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Xi tells China’s tycoons to share wealth with rest of the country

Leader presses businesses to narrow China wealth gap
Xi Jinping

Chris Buckley, Alexandra Stevenson, Cao Li   |   New York   |   Published 08.09.21, 01:35 AM

Four decades ago, Deng Xiaoping declared that China would “let some people get rich first” in its race for growth. Now, Xi Jinping has put China’s tycoons on notice that it is time for them to share more wealth with the rest of the country.

Xi says the Communist Party will pursue “common prosperity”, pressing businesses and entrepreneurs to help narrow the stubborn wealth gap that could hold back the country’s rise and erode public confidence in the leadership. Supporters say China’s next phase of growth demands the shift.


“A powerful China should also be a fair and just China,” Yao Yang, a professor of economics at Peking University who endorses the shift in priorities, said by email. “China is one of the worst countries in terms of redistribution, despite being a socialist country. Public spending is overly concentrated in cities, elite schools and so on.”

Officials are pledging to make schooling, housing and health care less costly and more evenly available outside big cities, and to lift incomes for workers, helping more people secure a place in the middle class. The “common prosperity” campaign has converged with a crackdown on the country’s tech giants to curb their dominance. Facing scrutiny, some of China’s biggest billionaires, like Jack Ma, have lined up to pledge billions of dollars to charity.

The pledges hold out the prospect, endorsed by Xi in a meeting last month, that China is now affluent enough to shift closer to the Communist Party’s longstanding ideal of wealth sharing. For Xi, the Communist Party’s long-term authority is at stake.

Now that economic growth is moderating, many young Chinese feel that upward mobility is diminishing. Well-paying white-collar jobs can be hard to find. Tech workers complain of punishingly long hours. Families feel they can’t afford to have more children, adding to a looming demographic crisis. For now, Xi faces little Opposition, but longer term that could turn if such grievances pile up.

“Achieving common prosperity is not just an economic issue; it’s a major political matter bearing on the party’s foundation for rule,” Xi told officials in January. “We cannot let an unbridgeable gulf appear between the rich and the poor.”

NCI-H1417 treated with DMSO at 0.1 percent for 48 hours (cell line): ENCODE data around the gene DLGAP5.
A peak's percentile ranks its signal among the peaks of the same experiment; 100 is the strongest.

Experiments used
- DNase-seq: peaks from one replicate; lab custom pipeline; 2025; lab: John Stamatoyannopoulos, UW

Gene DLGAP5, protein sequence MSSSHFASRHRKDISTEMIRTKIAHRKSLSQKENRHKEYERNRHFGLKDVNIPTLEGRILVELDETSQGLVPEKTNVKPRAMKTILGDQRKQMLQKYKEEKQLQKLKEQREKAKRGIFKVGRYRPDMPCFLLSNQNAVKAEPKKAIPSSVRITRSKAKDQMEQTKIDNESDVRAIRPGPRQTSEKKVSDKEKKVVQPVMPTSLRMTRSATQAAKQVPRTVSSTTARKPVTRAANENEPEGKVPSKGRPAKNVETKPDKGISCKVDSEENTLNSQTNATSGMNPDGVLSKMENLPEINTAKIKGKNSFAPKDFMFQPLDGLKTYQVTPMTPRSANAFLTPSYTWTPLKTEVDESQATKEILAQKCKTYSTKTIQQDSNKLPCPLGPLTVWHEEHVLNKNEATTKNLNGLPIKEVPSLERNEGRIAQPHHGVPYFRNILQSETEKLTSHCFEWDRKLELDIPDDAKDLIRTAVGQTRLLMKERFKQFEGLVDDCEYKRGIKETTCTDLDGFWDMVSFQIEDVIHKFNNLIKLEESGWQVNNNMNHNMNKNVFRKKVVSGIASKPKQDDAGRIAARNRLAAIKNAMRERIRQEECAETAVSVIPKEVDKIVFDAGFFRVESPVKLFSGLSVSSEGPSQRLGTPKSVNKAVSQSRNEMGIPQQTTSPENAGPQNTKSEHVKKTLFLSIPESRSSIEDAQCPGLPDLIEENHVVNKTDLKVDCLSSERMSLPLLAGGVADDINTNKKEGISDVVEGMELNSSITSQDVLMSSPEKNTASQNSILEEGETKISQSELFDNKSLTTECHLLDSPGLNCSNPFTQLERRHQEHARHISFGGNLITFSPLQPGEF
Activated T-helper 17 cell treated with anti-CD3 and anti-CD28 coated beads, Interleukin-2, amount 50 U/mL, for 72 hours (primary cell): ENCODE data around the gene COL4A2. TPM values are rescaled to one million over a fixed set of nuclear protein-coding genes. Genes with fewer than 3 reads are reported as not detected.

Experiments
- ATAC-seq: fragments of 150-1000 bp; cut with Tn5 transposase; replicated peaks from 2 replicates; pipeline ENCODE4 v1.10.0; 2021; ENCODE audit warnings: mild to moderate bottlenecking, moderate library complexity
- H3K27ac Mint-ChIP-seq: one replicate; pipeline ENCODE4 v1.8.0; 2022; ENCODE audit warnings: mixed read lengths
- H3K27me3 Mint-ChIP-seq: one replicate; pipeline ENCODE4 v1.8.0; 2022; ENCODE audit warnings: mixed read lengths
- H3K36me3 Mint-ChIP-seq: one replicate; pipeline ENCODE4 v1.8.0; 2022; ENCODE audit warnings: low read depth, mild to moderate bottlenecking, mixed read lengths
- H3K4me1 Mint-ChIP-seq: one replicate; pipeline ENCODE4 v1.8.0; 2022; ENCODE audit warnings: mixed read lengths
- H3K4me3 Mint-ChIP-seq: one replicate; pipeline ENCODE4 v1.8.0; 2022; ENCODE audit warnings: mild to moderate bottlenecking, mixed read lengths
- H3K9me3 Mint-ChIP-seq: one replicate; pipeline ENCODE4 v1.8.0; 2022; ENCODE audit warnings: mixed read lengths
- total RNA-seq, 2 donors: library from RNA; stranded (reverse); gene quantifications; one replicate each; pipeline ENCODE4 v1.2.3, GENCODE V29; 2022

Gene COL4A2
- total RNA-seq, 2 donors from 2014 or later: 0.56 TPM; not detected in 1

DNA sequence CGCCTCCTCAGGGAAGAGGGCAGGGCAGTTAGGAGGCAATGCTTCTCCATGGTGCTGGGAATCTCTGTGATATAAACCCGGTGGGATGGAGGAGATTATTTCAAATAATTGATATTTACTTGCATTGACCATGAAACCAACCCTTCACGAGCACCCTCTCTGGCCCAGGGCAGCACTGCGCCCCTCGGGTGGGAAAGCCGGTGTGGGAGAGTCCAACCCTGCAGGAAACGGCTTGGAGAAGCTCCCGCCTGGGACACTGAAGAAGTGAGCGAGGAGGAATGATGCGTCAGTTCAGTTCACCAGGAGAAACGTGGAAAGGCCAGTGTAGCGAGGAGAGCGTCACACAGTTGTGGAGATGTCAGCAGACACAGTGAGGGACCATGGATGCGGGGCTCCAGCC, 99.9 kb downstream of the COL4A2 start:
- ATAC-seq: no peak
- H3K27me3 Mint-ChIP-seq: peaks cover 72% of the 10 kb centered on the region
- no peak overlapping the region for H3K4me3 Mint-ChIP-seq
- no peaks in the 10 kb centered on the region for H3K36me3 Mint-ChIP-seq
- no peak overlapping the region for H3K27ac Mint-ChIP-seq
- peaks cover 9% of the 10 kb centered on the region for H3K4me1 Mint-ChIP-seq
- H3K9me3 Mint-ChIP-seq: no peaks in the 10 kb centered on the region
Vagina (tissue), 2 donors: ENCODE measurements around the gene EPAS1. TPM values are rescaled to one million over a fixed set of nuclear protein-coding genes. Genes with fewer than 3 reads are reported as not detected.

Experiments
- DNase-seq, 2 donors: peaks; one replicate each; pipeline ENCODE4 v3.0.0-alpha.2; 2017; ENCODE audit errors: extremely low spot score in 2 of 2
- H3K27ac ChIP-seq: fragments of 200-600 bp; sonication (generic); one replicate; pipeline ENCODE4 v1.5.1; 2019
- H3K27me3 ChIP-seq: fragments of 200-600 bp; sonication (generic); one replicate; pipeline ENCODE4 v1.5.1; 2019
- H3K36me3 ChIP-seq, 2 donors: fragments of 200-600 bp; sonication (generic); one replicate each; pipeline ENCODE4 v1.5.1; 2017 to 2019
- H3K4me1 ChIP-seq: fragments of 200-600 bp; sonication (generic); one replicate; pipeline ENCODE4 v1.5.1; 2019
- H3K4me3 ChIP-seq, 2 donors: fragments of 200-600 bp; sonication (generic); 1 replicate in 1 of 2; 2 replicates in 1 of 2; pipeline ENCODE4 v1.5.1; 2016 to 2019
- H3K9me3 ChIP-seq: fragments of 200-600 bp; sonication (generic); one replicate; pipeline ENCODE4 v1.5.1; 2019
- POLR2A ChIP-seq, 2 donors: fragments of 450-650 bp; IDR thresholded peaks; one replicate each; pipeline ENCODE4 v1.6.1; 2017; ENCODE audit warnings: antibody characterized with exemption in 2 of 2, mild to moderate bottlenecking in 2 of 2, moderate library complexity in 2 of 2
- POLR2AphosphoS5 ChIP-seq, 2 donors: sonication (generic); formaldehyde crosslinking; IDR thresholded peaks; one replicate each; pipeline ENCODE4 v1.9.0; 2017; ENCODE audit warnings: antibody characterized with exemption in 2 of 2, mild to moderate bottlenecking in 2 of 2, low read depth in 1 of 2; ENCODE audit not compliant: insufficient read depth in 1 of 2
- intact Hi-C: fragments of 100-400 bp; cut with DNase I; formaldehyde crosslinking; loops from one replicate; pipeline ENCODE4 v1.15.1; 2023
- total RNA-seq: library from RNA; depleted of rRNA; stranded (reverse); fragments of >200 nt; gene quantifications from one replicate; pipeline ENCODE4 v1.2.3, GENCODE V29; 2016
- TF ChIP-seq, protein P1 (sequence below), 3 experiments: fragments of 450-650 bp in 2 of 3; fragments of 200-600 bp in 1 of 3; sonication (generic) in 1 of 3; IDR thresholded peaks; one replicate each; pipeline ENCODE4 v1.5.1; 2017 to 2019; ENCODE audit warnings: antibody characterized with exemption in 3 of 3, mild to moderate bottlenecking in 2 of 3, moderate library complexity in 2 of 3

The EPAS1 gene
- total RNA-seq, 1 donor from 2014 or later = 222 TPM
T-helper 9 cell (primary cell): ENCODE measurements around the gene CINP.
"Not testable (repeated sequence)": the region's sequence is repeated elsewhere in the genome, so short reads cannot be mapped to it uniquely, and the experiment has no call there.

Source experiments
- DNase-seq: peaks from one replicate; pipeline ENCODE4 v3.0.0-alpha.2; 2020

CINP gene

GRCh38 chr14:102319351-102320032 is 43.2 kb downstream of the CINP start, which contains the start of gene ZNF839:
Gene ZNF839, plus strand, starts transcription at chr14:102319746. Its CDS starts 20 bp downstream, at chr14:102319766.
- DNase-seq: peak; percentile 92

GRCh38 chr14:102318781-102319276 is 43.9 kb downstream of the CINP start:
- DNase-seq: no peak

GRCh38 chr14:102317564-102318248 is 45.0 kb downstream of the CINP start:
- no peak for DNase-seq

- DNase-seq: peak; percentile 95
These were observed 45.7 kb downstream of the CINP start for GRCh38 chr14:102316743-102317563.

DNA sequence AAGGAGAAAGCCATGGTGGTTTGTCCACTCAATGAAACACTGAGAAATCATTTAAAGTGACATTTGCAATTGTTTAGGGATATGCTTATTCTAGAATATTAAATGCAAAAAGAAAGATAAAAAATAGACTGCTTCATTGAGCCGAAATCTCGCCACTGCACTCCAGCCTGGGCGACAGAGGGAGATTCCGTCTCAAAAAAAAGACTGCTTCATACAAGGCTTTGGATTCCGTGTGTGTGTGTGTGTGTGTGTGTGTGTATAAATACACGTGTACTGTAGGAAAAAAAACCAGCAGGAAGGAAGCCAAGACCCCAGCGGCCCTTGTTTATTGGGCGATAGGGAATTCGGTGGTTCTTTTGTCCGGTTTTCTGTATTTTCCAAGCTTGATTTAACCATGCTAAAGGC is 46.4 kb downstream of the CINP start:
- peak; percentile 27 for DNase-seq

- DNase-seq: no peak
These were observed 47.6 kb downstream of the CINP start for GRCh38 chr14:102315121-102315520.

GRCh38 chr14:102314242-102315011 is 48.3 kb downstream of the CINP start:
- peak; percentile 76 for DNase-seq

The party is keen to show that it is listening to the complaints as Xi lays the groundwork for a likely third term as the party’s general secretary beginning next year. Xi wants to stave off any doubts about his claim to another term by arguing that the party can deliver social progress while rivals like the US stagnate in inequality, said Christopher K. Johnson, a former US government analyst of Chinese politics.

“While there’s no opposition that’s going to stop him, he’s got to deliver a report card,” said Johnson, now the president of the advisory firm China Strategies Group. “Xi sees doing something on income inequality and the wealth gap in China as vital in this struggle of global narratives with the US and the West in general.”

To China’s leaders, the new emphasis targets economic needs as well. The country’s top 1 per cent own nearly 31 per cent of the country’s wealth, according to Credit Suisse Research Institute, up from 21 per cent in 2000. (The top 1 per cent in the US own about 35 per cent, according to the study.)

By spreading wealth more evenly, the Communist Party says, more Chinese would have the spending power to drive the economy and reduce China’s reliance on western capital and know-how, creating the foundation for a new stage of growth.

While the party’s power is formidable, some changes under discussion have the potential to touch raw nerves. The real test of how far Xi wants to reverse economic inequality would be if the government pushed through measures such as introducing property and inheritance taxes aimed at the rich. Such moves could be challenging because many of the elite have links to the party, and anger could flare among many Chinese people who have bought up housing as their main investment.

The scope of Xi’s push for a more egalitarian society is up for debate. Many officials have called for gradual changes and sought to assure entrepreneurs that legitimately earned fortunes are safe. Even so, commentaries calling for a broad shake-up of wealth have been shared widely in past weeks on Communist Party-run media websites, suggesting some support for more far-reaching measures.

“This transformation will wipe away all the dust, and capital markets will no longer be the heaven where capitalists can make a fortune overnight,” said one online commentary that was shared by Xinhua, the main official news agency.

“This is a political transformation.”

Mao Zedong used the phrase “common prosperity” in the 1950s, in the early stages of pushing China towards socialist collectivisation that culminated in a disastrous Great Leap into communism. In the 1980s, Deng said that China should let some get rich first to lift the economy, but that “common prosperity” was the distant ultimate goal.

New York Times News Service

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